WALK IN YOU’RE TIRED. WALK IF YOU’RE SAD. WALK IF YOU DON’T KNOW WHAT TO DO.
To which I would add: JUST WALK.
As the level of anxiety rises around us, for reasons that are palpable and known to all, our efforts to retain even a modicum of calm become more urgent, and more difficult.
Yoga has its uses.
Meditation, although hard for us Westerners, can certainly help.
Focused reading, for longer than twenty minutes, can give the mind a rest from its torments, or substitute the torments of the written page.
Music helps although sometimes the emotions are too raw to hear music without collapsing into tears—which might not be a bad thing.
Best of all, I’ve found over the years, is walking.
It doesn’t matter where, but the walk should last at least an hour, to prove beneficial. The first twenty minutes or so only serve to drive off, or muzzle, the demons.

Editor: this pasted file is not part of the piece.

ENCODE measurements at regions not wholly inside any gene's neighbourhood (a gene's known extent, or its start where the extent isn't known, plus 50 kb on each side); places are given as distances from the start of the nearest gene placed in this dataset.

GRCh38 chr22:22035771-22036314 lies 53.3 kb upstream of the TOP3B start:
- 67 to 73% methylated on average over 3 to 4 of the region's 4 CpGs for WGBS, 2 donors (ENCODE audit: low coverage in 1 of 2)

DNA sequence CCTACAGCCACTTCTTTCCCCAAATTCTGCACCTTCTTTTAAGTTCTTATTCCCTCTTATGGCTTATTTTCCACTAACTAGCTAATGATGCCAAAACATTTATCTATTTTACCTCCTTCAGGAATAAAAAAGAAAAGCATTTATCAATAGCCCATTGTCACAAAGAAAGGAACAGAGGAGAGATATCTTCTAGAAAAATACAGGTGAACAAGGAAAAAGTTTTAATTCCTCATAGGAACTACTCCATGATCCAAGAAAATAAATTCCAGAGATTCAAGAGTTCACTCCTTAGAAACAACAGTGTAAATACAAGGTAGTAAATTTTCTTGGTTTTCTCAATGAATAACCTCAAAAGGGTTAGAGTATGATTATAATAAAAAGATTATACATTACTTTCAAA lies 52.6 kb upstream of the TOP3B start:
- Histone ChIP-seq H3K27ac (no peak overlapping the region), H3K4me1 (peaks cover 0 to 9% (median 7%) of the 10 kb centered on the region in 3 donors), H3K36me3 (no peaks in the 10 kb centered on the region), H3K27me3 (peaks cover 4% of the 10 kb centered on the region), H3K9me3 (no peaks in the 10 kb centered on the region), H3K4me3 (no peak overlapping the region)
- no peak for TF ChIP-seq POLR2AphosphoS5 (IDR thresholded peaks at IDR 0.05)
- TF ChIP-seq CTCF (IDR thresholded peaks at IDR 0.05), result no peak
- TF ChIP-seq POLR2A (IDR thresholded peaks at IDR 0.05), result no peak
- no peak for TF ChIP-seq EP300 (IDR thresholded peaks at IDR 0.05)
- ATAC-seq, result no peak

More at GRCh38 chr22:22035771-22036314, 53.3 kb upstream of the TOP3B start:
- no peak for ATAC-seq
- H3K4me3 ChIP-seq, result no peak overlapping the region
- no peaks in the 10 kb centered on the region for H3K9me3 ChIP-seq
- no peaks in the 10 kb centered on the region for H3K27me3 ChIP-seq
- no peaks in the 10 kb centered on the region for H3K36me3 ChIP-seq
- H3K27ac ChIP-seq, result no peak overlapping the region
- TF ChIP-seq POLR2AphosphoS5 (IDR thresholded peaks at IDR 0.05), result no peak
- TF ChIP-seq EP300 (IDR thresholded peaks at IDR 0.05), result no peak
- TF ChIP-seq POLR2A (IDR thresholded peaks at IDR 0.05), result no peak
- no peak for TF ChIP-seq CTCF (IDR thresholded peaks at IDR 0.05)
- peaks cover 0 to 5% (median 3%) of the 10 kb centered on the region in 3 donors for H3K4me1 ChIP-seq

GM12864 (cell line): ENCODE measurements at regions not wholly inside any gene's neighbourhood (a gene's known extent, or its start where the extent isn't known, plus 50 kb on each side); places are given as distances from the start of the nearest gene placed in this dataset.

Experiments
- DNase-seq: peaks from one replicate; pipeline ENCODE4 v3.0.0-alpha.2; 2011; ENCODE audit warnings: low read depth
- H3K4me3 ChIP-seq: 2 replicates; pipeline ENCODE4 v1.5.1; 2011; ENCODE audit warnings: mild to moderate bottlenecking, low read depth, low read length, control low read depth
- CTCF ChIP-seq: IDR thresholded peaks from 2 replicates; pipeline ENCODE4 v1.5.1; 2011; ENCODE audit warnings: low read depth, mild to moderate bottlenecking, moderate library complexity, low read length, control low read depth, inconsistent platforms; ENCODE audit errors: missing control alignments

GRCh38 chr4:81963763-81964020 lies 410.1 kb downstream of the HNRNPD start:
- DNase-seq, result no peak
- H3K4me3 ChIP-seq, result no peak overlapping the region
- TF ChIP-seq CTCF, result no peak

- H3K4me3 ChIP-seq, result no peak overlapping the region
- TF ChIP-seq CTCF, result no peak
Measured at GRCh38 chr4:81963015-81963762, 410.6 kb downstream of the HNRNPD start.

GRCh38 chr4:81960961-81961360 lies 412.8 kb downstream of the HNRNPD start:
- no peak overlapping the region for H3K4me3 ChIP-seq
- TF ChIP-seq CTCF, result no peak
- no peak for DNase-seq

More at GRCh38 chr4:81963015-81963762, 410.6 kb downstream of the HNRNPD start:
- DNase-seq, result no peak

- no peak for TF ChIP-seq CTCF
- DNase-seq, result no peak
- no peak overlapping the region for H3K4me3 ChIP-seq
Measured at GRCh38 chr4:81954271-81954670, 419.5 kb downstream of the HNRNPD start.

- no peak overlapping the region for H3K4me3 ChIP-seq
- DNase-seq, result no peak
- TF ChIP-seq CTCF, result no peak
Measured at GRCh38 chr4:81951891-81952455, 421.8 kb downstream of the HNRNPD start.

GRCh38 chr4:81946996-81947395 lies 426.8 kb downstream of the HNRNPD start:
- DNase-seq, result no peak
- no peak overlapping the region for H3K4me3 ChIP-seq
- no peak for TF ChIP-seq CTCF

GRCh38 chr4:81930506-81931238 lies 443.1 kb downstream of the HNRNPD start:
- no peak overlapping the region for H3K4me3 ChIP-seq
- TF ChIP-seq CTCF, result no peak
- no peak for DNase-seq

I have to repeat a mantra to free my mind from their gabbling. But walking does it, and is a far better substitute than cigarettes, drugs, and the drug of alcohol, to which we may be tempted to turn in extremis.
I have a dear friend who when going through a rough time after a break up found that the only thing that helped him soothe his broken heart—and also helped him to sleep—was to walk everywhere.
Santa Fe is still a relatively small town, thank God, although the contractors who had a strangle hold on city regulations are doing their best to burst its seams, even though we are rapidly running out of water.
You can walk from one side to the other of the town in about half an hour—that is from the west to the east or vice versa. From the north to the south requires plodding through ever expanding malls and cheaply built subdivisions and would take a good deal longer, and be considerably more disturbing.
And people do walk here, alone or in couples, often being trailed by one or more dogs on leashes.
I sometimes wonder if the dogs benefit as much from these excursions as their owners; certainly the sniffing they do seems to offer up exquisite pleasure.
We don’t sniff, of course. But we have the trees and the sky and the earth, even if encased in cement, under our feet.
So just walk.